Texas will distribute the vast majority of a $1.29 billion federal stimulus package to school districts this summer, using it to deliver on a promise that schools will remain fully funded this school year despite statewide closures due to the coronavirus pandemic, Texas Education Commissioner Mike Morath told school officials on a call Thursday.
State officials told school districts in March there would be no financial penalties for attendance declines, as COVID-19 fears spread and school districts were required to close their buildings. Now, Texas has decided to use its share of the federal stimulus package to fund that promise, distributing 90% directly to districts based on their student poverty rates, aiming to forestall layoffs and budget cuts.
Texas school districts can see how much they can expect to receive on the Texas Education Agency's website. Houston Independent School District, the state's most populous, will receive the highest award of $81.7 million.
On top of that stimulus package, Gov. Greg Abbott and state lawmakers agreed to reimburse all school districts for up to 75% of their pandemic-related expenses to date, using money from a federal grant awarded to Gov. Greg Abbott's office. School districts have spent a state total of about $392 million on COVID-19 expenses.
School districts in Texas are funded based on student attendance, meaning the statewide school closures could have been a major financial hit. "With school closed to in-person attendance for nearly a third of the school year, generating the remainder of that entitlement would be impossible without us stepping in and making some changes," Morath said Thursday.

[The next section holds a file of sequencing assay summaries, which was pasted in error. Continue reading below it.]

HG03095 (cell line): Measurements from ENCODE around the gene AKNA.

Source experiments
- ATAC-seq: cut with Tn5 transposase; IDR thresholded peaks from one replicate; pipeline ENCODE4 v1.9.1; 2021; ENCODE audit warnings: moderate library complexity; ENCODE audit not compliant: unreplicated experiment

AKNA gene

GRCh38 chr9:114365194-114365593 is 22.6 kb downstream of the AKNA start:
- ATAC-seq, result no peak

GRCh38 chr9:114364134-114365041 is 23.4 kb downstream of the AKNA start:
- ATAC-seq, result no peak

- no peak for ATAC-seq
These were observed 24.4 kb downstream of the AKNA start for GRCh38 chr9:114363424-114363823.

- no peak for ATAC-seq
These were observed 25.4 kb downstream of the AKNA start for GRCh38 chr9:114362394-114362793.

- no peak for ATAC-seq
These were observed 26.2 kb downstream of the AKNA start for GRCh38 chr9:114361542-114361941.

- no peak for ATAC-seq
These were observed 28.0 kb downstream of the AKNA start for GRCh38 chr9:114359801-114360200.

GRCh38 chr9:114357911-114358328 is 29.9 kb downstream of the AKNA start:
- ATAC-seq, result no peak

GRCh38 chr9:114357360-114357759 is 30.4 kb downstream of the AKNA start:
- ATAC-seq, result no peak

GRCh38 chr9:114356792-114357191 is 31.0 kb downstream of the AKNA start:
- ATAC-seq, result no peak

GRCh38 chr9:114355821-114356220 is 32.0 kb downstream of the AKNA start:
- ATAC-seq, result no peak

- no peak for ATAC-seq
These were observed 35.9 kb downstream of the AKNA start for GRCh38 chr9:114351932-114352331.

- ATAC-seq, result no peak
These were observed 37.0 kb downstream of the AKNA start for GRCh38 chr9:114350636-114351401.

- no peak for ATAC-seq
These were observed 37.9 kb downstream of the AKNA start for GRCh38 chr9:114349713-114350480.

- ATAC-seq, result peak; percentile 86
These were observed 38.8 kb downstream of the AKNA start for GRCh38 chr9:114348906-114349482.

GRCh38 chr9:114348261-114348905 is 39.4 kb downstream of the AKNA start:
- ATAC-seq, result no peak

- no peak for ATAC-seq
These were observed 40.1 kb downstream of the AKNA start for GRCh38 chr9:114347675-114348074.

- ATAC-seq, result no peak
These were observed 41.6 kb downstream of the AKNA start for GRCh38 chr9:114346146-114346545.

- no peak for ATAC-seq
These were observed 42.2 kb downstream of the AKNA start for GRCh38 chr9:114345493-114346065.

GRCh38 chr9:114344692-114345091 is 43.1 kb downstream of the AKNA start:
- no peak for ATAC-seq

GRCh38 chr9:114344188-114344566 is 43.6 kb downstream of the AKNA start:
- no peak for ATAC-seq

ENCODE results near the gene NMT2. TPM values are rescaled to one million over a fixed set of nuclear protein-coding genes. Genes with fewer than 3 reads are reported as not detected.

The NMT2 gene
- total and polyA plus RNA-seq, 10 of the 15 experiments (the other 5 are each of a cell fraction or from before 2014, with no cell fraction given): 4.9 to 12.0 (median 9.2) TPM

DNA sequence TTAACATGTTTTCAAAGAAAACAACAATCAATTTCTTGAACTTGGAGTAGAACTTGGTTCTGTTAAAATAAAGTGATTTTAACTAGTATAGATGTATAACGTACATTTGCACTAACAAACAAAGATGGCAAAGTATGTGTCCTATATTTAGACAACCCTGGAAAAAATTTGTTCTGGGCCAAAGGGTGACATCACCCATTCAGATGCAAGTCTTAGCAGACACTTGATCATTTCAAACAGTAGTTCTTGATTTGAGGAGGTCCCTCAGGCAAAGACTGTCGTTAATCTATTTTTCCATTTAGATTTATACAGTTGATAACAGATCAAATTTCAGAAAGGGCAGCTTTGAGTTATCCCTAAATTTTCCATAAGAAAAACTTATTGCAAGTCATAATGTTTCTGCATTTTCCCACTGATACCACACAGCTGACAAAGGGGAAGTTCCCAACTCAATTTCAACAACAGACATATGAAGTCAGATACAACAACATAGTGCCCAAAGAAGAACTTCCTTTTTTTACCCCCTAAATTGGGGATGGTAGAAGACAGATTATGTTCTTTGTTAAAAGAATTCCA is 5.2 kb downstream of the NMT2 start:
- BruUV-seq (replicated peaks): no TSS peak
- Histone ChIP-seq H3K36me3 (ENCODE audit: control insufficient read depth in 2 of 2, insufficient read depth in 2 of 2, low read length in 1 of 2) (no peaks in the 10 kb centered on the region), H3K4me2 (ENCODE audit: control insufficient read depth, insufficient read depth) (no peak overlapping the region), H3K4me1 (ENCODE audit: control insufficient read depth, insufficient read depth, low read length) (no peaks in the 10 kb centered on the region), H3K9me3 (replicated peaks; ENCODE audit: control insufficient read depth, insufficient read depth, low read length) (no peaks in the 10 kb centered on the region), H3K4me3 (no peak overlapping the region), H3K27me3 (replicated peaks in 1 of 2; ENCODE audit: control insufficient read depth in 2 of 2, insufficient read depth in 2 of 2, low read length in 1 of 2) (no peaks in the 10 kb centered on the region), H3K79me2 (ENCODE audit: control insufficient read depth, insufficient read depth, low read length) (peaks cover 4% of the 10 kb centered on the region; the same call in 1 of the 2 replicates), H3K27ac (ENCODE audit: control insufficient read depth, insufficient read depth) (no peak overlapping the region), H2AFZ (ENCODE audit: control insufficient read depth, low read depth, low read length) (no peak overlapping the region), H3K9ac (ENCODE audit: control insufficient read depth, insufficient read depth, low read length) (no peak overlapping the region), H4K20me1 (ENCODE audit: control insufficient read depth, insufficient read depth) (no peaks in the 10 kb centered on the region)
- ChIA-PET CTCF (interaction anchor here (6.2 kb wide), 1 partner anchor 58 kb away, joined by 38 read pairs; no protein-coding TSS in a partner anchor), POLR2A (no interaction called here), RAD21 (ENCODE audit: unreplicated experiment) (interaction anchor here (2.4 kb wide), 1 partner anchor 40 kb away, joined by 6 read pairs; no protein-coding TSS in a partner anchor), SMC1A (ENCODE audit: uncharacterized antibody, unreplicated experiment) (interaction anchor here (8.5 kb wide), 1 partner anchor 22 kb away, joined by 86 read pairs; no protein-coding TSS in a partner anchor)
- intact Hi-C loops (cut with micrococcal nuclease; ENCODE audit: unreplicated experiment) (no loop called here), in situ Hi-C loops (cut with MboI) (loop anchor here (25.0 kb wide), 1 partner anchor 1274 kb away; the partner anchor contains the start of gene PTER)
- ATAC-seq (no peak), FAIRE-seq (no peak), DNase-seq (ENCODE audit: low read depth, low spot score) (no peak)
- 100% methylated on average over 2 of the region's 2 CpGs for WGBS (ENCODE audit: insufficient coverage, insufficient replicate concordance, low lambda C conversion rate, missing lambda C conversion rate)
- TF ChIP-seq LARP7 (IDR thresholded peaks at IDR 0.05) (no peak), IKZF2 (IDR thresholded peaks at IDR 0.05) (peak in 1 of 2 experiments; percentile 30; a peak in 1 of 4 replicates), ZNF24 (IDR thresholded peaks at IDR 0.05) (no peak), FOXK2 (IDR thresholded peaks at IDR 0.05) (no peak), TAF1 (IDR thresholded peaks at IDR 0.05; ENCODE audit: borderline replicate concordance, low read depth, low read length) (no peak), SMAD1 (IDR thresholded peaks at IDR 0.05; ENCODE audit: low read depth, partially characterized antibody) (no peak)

States are allowed to use the federal stimulus funding to offset budget holes. "Federal guidance explicitly authorizes it as a way for states to sustain their school finance system, as long as net state funding remains above prior years," Morath said.
Texas school districts will be able to apply for their portion of the stimulus money in June, according to the TEA, and will have considerable flexibility spending the money on costs such as providing mental health supports and buying technology for students. They can use it to cover expenses dating back to March 13.
Morath warned school officials to be cautious about how they spend the money. "The economic damage from COVID-19 is substantial ... and we just don't know what will happen in future years," he said. "I just think it's wise that we don't take actions now that make future actions more painful."
Texas is requiring districts to use some of the money to offer services like tutoring and counseling to all private nonprofit schools within their boundaries, in line with recent controversial guidance from U.S. Education Secretary Betsy DeVos.
School districts receiving federal money for their poorest students have always had to use a portion to provide services for low-income students attending private schools in their boundaries. DeVos' new guidance expands that requirement to all students attending private schools in their area, regardless of income. The TEA will send out more guidance on how this policy will work.
Schools incurred a number of unexpected expenses, as fears of COVID-19 shut down school buildings and forced them to hurriedly draw up plans to teach students from afar. They bought Wi-Fi hotspots and Chromebooks to hand out, and offered free meals to families, sometimes beyond what the federal government had agreed to reimburse.
Texas' leaders mandate for all agencies to cut 5% of their budgets this week explicitly excluded public schools. But the pandemic has decimated the state's sales tax and oil revenues, concerning school officials who want to know what they should expect long term.
With students likely to continue staying home next year, school district officials are wondering how the state plans to calculate their funding. Morath told school superintendents on Thursday's call that he is still "working on that issue" and would get back to them.
Mandi Cai contributed to this report.